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The Case for “PhraseFixture” -- A Better DoFixture() for Use with FIT and FitNesse Acceptance Testing Framework

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13 Aug 2011CPOL3 min read 17K   3  
The powerful DoFixture() in FitLibrary simulates English like specification. The PhraseFixture proposal takes this to the next level.

The Case for “PhraseFixture”


This articles assumes knowledge of FIT (Framework for Integrated Test) and the FitLibrary.


For those who’ve used DoFixture from FitLibrary, you are probably familiar with the ChatStart example (FitLibraryUserGuide.DoFixture.WritingFixtures). Shown here:

  • The fixture of the first table is a DoFixture, so the created flow fixture object handles the rest of the tables:

  • The second table contains an action, which is mapped into the method connectUser() of the (initial) flow fixture object, as shown below:
connect user sarah
  • The third table contains two actions which are also applied to the flow fixture object.
user sarah creates fitRoom
user sarah enters fit Room

What DoFixture attempts to do is to make the table data be more readable. For instance, in the above table, the last row is attempting to be as close as possible to what one would say in English: “User Sarah enters fit room”. There are two problems here:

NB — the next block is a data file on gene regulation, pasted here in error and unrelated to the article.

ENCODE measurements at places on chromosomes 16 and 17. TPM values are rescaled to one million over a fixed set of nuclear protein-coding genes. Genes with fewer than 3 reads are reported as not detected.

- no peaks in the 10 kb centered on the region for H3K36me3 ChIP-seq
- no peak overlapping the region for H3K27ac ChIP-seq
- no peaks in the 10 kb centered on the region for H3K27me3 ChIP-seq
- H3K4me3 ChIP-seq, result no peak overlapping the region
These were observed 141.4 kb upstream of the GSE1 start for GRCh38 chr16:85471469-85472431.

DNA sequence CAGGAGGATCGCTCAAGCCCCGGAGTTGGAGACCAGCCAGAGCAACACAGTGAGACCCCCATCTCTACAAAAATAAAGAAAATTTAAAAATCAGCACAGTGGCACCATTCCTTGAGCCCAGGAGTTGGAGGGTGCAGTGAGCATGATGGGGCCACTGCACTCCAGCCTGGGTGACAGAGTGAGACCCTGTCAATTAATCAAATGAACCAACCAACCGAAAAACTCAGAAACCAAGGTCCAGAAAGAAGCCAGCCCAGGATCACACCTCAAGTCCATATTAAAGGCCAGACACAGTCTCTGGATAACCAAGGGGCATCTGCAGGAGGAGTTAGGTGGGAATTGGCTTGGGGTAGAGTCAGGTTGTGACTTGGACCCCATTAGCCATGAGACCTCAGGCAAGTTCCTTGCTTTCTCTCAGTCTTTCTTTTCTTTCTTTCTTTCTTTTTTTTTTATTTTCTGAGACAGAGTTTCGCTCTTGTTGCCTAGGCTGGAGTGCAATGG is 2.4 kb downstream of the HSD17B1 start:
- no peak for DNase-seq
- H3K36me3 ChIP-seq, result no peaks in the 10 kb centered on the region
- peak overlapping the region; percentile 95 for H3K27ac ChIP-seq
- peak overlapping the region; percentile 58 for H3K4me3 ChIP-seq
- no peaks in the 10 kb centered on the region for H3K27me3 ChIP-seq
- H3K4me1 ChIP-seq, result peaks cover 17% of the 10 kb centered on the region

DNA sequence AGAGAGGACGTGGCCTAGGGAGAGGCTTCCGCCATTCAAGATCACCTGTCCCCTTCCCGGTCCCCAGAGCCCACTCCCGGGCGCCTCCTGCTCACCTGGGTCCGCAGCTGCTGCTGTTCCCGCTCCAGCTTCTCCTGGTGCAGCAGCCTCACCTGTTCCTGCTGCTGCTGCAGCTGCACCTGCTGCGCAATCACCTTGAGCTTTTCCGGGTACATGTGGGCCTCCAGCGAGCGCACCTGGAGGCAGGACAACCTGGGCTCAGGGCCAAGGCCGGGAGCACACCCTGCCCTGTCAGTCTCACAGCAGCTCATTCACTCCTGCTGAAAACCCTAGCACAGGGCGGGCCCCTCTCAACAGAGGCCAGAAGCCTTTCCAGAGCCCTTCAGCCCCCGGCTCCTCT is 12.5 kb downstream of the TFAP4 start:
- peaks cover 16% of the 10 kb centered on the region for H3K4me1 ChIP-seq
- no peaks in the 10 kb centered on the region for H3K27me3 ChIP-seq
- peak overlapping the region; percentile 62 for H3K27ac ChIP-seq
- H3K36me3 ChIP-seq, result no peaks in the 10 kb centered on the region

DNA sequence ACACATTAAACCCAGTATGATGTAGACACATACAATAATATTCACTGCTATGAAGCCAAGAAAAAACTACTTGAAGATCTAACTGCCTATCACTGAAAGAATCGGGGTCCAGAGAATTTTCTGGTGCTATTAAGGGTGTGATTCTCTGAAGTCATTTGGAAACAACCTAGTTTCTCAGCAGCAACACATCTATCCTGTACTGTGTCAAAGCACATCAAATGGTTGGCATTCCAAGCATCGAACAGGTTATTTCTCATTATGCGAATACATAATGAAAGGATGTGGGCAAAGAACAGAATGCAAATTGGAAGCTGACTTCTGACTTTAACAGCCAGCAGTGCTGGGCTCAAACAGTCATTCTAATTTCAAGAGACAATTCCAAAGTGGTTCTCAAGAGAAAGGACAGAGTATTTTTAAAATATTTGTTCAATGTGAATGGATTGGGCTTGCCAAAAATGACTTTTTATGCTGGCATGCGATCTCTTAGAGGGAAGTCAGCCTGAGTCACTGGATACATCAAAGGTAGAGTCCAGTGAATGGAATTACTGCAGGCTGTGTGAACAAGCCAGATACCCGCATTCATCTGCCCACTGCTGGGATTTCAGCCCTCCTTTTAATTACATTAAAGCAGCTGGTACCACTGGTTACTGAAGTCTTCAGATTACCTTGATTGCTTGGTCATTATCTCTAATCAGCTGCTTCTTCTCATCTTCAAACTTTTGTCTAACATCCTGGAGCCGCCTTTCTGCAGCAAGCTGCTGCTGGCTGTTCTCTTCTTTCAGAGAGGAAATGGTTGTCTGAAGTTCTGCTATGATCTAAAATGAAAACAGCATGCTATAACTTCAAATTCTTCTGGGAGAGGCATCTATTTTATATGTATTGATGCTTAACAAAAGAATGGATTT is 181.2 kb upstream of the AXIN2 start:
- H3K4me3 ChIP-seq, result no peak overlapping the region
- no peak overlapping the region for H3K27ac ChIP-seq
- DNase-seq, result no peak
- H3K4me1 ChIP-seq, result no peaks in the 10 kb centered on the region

1. The phrase is split across multiple columns of a table, which seems odd. When most people see a table, they typically think of a grid, where the rows are “records”, each column represents some kind of a field. For a TableFixture in FIT, a table is a good method. But DoFixture pushes the table metaphor over its limit. Things get worse when people create tables where each row has different number of columns, based on the number of “parameters”.
  2. The other problem with this is that, even ignoring the fact that the phrase is in a table, reading “User Sarah enters fit room” sounds weird. Shouldn’t “fit” and “room” be swapped? Well, it would sound better, but it wouldn’t work with DoFixture. This is because DoFixture relies upon commands and parameters alternating from one column to the next. In the above five columns containing the words “sarah” and “fit” constitute the parameters, and the words “user”, “enters” and “room” are concatenated to correspond to the fixture method userEntersRoom();. See the class below:
public class ChatStart : DoFixture
    private ChatRoom chat = new ChatRoom();